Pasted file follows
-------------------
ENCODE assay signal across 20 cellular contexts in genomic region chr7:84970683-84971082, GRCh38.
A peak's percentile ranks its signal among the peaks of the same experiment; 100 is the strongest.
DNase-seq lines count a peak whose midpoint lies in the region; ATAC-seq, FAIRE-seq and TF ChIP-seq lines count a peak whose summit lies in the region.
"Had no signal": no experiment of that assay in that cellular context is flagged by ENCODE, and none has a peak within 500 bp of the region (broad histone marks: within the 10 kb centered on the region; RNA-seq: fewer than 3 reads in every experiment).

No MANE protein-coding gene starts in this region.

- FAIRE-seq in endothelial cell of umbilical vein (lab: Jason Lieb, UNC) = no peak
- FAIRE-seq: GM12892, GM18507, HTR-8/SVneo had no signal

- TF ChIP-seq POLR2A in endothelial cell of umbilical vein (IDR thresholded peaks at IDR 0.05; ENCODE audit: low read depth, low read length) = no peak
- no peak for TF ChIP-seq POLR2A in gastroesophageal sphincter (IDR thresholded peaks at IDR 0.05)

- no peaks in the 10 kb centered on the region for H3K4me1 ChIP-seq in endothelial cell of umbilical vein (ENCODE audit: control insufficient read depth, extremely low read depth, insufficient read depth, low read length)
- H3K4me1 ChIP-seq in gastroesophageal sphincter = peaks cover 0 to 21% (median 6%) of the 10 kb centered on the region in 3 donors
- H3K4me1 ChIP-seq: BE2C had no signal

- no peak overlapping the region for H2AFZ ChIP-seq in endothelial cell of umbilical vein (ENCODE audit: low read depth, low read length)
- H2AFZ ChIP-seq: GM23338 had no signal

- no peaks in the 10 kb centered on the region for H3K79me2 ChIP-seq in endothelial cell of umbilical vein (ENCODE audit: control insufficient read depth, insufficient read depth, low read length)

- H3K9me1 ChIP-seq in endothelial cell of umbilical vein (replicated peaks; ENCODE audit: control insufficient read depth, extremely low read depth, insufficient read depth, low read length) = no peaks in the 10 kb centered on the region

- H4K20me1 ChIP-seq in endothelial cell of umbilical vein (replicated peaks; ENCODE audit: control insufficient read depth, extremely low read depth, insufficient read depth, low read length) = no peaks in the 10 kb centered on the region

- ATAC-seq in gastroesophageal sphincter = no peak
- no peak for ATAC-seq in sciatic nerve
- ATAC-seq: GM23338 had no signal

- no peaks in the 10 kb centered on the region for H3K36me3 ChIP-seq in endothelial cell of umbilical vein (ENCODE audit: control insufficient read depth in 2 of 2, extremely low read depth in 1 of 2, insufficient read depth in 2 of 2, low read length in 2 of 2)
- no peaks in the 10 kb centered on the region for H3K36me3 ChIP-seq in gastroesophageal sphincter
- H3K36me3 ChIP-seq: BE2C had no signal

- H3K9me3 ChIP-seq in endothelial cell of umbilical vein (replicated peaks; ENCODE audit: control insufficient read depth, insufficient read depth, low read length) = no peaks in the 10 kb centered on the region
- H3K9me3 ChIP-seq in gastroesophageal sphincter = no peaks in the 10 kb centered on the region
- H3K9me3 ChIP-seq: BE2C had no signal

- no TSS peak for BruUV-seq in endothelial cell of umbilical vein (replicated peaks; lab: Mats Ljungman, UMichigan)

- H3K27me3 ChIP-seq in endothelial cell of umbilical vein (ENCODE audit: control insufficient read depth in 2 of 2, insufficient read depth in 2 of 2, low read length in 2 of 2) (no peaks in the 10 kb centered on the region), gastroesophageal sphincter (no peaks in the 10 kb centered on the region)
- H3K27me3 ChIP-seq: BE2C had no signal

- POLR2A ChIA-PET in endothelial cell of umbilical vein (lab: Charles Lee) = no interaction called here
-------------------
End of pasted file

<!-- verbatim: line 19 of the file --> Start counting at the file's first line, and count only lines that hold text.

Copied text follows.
- no peak for ATAC-seq in sciatic nerve